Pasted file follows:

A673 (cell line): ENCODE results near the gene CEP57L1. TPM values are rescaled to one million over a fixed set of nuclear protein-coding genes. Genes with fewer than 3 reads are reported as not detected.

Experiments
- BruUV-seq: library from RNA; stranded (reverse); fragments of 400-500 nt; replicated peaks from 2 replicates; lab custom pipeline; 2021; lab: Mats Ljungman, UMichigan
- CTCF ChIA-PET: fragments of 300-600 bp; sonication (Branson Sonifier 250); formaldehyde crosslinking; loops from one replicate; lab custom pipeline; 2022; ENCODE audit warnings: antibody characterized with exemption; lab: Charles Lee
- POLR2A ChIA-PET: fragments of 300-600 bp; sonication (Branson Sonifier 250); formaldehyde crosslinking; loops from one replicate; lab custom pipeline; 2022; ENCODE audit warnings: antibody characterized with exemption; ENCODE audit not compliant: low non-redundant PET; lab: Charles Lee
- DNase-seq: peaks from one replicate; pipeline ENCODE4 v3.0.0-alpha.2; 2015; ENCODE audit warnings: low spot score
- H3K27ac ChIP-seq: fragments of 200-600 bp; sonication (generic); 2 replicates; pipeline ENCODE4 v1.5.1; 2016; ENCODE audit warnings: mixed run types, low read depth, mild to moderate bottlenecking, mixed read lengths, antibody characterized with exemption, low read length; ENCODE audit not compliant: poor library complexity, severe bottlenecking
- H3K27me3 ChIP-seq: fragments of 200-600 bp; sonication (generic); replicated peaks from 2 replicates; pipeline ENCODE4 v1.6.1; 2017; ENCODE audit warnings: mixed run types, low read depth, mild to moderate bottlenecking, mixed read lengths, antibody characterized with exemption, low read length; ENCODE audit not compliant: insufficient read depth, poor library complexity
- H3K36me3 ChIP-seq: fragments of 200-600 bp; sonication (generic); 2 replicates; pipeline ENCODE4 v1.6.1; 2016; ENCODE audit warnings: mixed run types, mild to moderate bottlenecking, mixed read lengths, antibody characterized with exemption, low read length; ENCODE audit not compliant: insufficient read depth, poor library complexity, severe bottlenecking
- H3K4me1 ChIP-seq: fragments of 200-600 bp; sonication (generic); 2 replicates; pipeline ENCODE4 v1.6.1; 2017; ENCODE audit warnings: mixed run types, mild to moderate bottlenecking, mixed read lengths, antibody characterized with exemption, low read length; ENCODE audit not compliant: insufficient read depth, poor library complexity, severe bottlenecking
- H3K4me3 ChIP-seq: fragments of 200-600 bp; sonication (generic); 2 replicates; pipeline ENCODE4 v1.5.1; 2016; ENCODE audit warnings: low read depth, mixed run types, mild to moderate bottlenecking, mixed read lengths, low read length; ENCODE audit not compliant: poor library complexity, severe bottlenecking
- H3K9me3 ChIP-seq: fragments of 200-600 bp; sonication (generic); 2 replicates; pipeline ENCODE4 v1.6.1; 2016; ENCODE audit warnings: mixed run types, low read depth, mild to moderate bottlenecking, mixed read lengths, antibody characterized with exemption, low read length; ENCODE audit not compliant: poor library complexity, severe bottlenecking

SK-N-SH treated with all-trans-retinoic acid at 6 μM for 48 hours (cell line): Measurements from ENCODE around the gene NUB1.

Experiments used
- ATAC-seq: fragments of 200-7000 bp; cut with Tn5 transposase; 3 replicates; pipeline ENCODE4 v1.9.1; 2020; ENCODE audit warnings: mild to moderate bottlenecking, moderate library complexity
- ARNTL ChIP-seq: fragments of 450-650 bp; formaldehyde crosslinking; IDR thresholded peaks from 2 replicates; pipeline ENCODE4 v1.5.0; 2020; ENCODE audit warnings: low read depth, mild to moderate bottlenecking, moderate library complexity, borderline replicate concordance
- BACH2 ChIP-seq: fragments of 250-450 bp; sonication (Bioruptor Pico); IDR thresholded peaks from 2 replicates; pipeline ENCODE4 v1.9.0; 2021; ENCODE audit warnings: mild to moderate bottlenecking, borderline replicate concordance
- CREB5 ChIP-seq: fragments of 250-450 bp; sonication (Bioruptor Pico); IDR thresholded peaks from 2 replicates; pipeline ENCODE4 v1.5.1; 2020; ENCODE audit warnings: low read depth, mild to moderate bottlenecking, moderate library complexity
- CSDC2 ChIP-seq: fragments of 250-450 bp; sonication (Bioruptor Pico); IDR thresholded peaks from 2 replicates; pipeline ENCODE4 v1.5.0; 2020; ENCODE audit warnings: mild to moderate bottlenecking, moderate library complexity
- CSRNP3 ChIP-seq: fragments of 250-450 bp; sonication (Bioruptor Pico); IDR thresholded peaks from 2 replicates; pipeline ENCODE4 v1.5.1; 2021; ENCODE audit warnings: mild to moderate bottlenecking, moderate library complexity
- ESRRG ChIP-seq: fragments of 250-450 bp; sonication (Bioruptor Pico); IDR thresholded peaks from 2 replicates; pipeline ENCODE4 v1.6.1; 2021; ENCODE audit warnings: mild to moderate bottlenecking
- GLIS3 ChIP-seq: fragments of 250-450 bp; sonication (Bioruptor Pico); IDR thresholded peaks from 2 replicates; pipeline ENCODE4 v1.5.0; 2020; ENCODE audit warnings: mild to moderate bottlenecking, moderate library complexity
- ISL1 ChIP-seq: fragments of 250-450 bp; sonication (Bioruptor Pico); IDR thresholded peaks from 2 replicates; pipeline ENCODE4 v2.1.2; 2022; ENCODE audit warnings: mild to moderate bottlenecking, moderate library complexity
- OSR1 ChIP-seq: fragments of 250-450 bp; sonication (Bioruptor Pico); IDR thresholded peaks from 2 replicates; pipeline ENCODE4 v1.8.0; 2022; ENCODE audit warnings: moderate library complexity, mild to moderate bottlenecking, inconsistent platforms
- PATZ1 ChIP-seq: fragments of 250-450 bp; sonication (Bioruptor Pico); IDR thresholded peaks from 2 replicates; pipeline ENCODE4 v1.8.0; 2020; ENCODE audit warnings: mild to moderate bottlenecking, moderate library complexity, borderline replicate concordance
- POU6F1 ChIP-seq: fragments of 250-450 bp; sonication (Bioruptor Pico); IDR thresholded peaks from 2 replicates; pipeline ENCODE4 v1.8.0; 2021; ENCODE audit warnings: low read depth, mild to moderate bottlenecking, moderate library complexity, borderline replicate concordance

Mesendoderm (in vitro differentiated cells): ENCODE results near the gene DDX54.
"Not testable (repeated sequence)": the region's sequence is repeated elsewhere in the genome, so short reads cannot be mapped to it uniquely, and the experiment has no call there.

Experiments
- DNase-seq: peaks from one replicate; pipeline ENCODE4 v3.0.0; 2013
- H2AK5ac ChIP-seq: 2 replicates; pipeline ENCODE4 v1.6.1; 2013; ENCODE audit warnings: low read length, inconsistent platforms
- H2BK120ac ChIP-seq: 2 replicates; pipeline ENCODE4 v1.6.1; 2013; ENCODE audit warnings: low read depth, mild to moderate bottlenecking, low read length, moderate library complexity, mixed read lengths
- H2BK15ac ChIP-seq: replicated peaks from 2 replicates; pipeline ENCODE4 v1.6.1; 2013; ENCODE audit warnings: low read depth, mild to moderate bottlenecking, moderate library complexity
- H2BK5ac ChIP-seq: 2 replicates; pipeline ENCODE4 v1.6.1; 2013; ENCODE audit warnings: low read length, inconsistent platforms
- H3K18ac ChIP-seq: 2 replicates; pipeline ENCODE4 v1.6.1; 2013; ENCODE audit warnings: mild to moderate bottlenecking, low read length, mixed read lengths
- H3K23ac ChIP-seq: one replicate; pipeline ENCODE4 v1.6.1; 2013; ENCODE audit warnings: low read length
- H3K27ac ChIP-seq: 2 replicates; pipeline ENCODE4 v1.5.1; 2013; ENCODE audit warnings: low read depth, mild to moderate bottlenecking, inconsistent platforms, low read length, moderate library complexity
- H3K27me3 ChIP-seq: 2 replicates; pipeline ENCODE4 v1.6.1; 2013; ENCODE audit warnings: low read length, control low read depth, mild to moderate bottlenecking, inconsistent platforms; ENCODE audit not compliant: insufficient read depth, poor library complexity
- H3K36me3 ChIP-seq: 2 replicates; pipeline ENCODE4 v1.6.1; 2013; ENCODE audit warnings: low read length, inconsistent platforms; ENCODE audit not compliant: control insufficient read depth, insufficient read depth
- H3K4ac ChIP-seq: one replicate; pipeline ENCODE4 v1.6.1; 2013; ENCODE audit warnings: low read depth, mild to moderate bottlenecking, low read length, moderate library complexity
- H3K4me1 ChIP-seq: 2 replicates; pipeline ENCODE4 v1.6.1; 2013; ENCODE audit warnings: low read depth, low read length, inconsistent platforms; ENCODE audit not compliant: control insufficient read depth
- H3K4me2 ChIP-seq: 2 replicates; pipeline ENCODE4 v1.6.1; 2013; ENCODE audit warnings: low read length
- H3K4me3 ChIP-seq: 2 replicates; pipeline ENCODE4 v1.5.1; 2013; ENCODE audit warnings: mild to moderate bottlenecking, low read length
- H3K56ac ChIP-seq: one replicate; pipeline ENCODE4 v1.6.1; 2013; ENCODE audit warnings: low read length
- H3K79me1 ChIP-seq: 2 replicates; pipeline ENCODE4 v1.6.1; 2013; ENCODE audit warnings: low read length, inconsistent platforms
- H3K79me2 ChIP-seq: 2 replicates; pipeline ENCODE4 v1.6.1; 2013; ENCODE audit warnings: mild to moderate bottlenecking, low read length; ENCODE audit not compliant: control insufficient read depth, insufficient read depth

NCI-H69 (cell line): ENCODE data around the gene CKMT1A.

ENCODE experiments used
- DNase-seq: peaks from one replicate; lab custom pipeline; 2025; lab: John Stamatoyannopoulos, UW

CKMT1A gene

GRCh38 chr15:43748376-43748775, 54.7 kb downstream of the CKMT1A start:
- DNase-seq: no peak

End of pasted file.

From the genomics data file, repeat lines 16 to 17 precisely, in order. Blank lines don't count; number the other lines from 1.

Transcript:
- ARNTL ChIP-seq: fragments of 450-650 bp; formaldehyde crosslinking; IDR thresholded peaks from 2 replicates; pipeline ENCODE4 v1.5.0; 2020; ENCODE audit warnings: low read depth, mild to moderate bottlenecking, moderate library complexity, borderline replicate concordance
- BACH2 ChIP-seq: fragments of 250-450 bp; sonication (Bioruptor Pico); IDR thresholded peaks from 2 replicates; pipeline ENCODE4 v1.9.0; 2021; ENCODE audit warnings: mild to moderate bottlenecking, borderline replicate concordance